Welcome to my story.
My story is one of an invisible struggle. A struggle that society says “shouldn’t” have been, but was. Everything in my life looked okay on the outside, but my internal reality, created from my internal dialogue, was far from “okay”. I was struggling, feeling chaos and emotional pain which impacted every area of my life. What I know to be true is that this internal dialogue not only impacted my life, but also made me unconsciously seek evidence to prove these false stories true. This, consequently, perpetuated very painful experiences for me. It was not until I became conscious of these internal stories that I was able to ultimately change them. Once I was able to change these internal and unconscious stories, I was free to actually live my life instead of responding to the limiting beliefs and false narratives I had created.
I used to exist in a state of constant discontentedness. I was looking for self-esteem and self-worth in areas I would have never found them, but was not yet conscious of this truth. Ironically, this behavior usually caused me more harm and it was a vicious cycle. I sought joy in food, which caused me to gain a lot of weight. This further perpetuated the cycle of low self-esteem I was in. I sought validation in relationships, but my beliefs caused me to seek relationships with people who were not loving nor respectful toward me. This, again, contributed to a cycle of low self-worth. I sought a feeling of elation and self-love in alcohol because I felt that when I drank I could experience the illusion of freedom that I so desperately wanted. Although I viewed these damaging patterns of my life as “not that bad” at the time, I eventually realized they were not helping me to create the life that I deeply knew I wanted and deserved. And so, in 2007, I chose to get sober. This was the catalyst of my healing journey.
Healing is not easy. Millions of Americans suffer from addictions to seek relief from emotional pain. Suffering is universal, however some of the ways we as humans cope causes more harm than good. This was true for me and it got to a point that I could not bear the weight of my own dysfunction any longer. Getting sober was hard, but the truth is that it would have been more difficult for me not to heal. The soul-crushing experience of not healing would have destroyed me. I would not have been able to handle the feeling of soul-death any longer, a deeply unfulfilling existence. My drive to create a better life for myself came from a deep awareness that it was possible to create something different.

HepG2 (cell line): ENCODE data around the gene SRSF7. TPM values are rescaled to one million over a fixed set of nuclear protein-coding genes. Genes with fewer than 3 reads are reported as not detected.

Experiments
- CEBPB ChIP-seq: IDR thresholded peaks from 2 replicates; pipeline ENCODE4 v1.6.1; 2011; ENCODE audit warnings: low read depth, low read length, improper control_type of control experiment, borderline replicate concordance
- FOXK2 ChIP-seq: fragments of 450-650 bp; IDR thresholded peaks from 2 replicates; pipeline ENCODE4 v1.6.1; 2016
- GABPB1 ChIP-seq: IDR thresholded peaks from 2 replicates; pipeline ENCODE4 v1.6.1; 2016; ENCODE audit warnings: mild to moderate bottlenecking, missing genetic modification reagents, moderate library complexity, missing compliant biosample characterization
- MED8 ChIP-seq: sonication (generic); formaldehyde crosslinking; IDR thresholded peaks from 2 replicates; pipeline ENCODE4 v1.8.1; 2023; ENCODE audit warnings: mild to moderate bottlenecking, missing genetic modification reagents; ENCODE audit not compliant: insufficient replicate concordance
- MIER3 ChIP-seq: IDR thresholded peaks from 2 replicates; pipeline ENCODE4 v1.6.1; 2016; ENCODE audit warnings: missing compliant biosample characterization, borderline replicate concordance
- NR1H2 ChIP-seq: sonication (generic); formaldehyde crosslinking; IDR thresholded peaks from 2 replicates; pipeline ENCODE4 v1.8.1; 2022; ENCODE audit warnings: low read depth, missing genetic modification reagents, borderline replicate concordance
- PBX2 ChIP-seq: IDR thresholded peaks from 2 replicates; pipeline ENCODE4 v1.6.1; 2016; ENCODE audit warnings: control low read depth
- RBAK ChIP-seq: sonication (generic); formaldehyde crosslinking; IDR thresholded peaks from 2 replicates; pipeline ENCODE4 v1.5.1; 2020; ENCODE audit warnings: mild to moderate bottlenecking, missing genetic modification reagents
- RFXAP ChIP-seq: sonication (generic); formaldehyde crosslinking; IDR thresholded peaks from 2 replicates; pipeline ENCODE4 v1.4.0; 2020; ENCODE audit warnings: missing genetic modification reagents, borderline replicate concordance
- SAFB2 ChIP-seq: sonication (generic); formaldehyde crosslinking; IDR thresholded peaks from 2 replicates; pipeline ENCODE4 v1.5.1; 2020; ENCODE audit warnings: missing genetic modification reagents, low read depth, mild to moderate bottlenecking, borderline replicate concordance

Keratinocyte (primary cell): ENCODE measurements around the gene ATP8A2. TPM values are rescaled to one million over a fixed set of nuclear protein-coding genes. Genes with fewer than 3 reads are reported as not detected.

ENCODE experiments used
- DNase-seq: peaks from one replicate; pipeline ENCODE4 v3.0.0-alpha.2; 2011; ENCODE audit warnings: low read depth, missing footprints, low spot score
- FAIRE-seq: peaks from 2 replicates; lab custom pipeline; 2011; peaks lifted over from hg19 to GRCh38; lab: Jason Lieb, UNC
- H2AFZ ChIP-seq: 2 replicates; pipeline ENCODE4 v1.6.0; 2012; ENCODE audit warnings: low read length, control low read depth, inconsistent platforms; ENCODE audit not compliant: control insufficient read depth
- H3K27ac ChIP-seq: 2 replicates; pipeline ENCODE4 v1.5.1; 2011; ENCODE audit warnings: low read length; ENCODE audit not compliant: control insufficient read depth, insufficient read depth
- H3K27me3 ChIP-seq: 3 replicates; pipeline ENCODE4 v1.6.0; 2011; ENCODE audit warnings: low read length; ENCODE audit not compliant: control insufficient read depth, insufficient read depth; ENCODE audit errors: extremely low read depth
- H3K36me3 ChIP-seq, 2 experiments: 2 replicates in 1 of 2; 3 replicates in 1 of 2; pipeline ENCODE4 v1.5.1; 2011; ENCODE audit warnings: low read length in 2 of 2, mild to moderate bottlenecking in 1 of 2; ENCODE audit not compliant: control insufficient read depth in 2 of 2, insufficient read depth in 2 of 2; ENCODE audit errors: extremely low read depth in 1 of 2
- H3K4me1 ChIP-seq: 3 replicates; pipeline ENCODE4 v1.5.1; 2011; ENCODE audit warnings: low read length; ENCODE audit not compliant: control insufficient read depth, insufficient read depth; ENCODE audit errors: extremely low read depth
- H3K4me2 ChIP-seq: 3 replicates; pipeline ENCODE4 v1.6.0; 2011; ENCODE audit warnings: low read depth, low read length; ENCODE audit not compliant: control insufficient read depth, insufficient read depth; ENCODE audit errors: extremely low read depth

I now see the pain I experienced as a gift. If I was comfortable, I wouldn’t have been driven to change anything. My pain was an invitation to a better life. My pain allowed me to be humble and open to something different. My pain allowed teachers to enter my life, who spoke to me at a time I was open to hearing what they had to say. I listened to these teacher, did the work, and completely transformed my life.
I will never claim that I am perfect, but I am proud to say I do not struggle like I used to. I am at peace. I have a beautiful life and it only continues to get better. I love myself. I take good care of myself. I surround myself with healthy and loving people who show me respect. I live passionately. I travel the world and I laugh often. I feel deeply aligned with my soul’s purpose to share my healing with the world. I know that transformation is possible. I have experienced it and feel that it is now my job to help others heal their lives.
I have a Master’s Degree in Counseling Psychology. I am an Advanced Clinical Hypnotherapist. I am a Life Mastery Coach. I am an experienced public speaker and have done multiple spiritual pilgrimages and silent meditation retreats. I have traveled the world by myself and live a really good life. Why? Because I believed it was possible to change and sought healing in every single way that I could. I will always strive to be a seeker of healing in order to better my life.